New White House Plan Speeds up Asylum Approval and Deportation
WASHINGTON — The White House on Tuesday released a 21-point plan aimed at processing asylum claims quickly and deporting those who do not qualify.
“Asylum and other legal migration pathways should remain available to those seeking protection. Those not seeking protection or who don’t qualify will be promptly removed to their countries of origin,” the document said.
The plan calls for asylum officers to have complete authority to rule on asylum claims for migrants crossing the border, allowing asylum seekers to bypass immigration courts, which now have a backlog of more than 1.2 million cases.
The decisions by asylum officers will be guided by a “clear and just eligibility standard” that the White House said will “harmonize the U.S. approach with international standards.”
“The administration has already begun to rescind Trump administration policies and decisions that unjustly prevent individuals from obtaining asylum,” the document said, noting that on June 16, the Justice Department reversed two of the former administration’s rulings severely restricting asylum protections for victims of domestic and gang violence.
The White House aims to send asylum cases that do go to court to a dedicated docket to be sure they are given priority, the plan said.
Families seeking asylum would also have access to legal counsel, a goal dependent on Congress’s approval of a $15 million budget request for next year.
Immigrants who are determined to be unqualified, meanwhile, or who do not claim asylum will be deported more quickly.
The White House did not place a timeline on when it might implement the changes to its border policy.
Many of the ideas have already been proposed through the federal rulemaking process and budget proposals, including the hiring of 100 more immigration judges, but are now being codified in one strategic plan.
The document cautions that Biden’s plan “won’t be achieved overnight,” blaming the Trump administration’s “irrational and inhumane policies” for the delays in building an “orderly and humane immigration system.”
Tuesday’s announcement comes as the number of migrant families entering U.S. border custody has been increasing.
In June, U.S. agents along the southern border encountered nearly 56,000 parents and children traveling as families — a 25% jump from May, according to data from Customs and Border Protection.
Most of the families who entered U.S. custody in June hailed from Honduras, Guatemala, Brazil, Ecuador, El Salvador and Mexico, the agency said.
The Biden administration has continued to use a public health authority known as Title 42, which was invoked by the Centers for Disease Control and Prevention in March 2020, to quickly expel border-crossers to Mexico or their home countries.
The administration has declined to use Title 42 to expel unaccompanied children, who have been transferred to shelters overseen by the U.S. refugee agency. But it has said that adults and families will be expelled without a court hearing or an asylum screening.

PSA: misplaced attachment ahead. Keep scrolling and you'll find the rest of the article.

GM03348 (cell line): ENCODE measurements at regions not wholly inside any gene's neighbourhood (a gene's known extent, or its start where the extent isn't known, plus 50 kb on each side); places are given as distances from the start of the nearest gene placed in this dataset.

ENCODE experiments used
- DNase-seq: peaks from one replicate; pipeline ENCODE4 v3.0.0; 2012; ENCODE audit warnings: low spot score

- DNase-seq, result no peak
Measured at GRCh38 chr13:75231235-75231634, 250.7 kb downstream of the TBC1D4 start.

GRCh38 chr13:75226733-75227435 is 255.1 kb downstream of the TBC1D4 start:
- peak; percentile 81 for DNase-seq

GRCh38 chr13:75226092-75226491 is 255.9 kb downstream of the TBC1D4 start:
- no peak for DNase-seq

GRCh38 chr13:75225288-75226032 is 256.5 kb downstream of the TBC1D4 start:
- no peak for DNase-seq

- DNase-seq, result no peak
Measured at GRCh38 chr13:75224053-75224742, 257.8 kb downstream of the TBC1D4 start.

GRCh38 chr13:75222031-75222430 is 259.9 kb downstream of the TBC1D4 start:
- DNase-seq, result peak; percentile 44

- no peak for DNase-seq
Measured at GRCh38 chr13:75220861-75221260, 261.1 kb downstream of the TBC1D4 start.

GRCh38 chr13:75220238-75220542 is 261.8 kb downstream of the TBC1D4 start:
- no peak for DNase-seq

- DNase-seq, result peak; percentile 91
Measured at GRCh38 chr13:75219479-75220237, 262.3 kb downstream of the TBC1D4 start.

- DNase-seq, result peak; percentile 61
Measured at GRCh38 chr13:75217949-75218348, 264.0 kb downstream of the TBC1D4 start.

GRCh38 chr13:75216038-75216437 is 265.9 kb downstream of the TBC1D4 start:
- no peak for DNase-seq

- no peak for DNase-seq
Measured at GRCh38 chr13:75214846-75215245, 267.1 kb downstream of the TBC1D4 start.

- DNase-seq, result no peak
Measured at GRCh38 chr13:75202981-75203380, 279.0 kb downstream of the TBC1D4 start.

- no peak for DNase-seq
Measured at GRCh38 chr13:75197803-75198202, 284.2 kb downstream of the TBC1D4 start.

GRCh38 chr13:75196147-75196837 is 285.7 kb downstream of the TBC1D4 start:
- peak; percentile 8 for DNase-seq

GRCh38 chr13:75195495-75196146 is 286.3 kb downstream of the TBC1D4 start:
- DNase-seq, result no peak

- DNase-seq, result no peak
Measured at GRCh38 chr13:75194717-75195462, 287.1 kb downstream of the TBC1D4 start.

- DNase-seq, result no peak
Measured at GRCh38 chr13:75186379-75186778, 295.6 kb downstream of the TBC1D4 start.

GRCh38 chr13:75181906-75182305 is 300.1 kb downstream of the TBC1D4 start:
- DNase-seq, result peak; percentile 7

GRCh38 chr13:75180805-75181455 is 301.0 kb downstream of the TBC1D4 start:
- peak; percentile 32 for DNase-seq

On Monday, White House spokeswoman Jen Psaki was asked what any change in asylum policy might mean for the continued reliance on Title 42.
“We have never conveyed or announced a timeline for Title 42,” Psaki said. “So nothing has changed in that regard. It remains in place, and it will remain in place as long as that is the guidance from our health and medical experts.”
The White House said while President Biden can implement significant parts of the newly announced plan through his executive authority, Congress must also act.
“Millions of noncitizens call our country home. … They are Americans in every way but on paper. The American public supports a path to citizenship and a fair and efficient legal immigration system that welcomes talent from around the globe and allows families to reunite and make a life in our country,” the document said.
The administration is specifically calling on Congress to pass “through reconciliation or other means” three pending bills: The U.S. Citizenship Act, The Dream and Promise Act and the Farm Workforce Modernization Act.
The U.S. Citizenship Act (H.R. 1177/S. 348) aims to reunite families, give businesses access to a workforce with full labor rights, and creates a path to citizenship for those already living and working in the United States.
The administration believes these reforms, coupled with measures to address the root causes of migration from Central America, will relieve pressure at the border by dissuading irregular migration.
The other legislation, The Dream and Promise Act (H.R. 6) and Farm Workforce Modernization Act (H.R. 1603), create a path to citizenship for Dreamers, TPS recipients, and farmworkers.
Both bills passed the House with bipartisan support. They will protect millions of families, children, and essential workers who live, work, study, and worship in our communities, the White House said.
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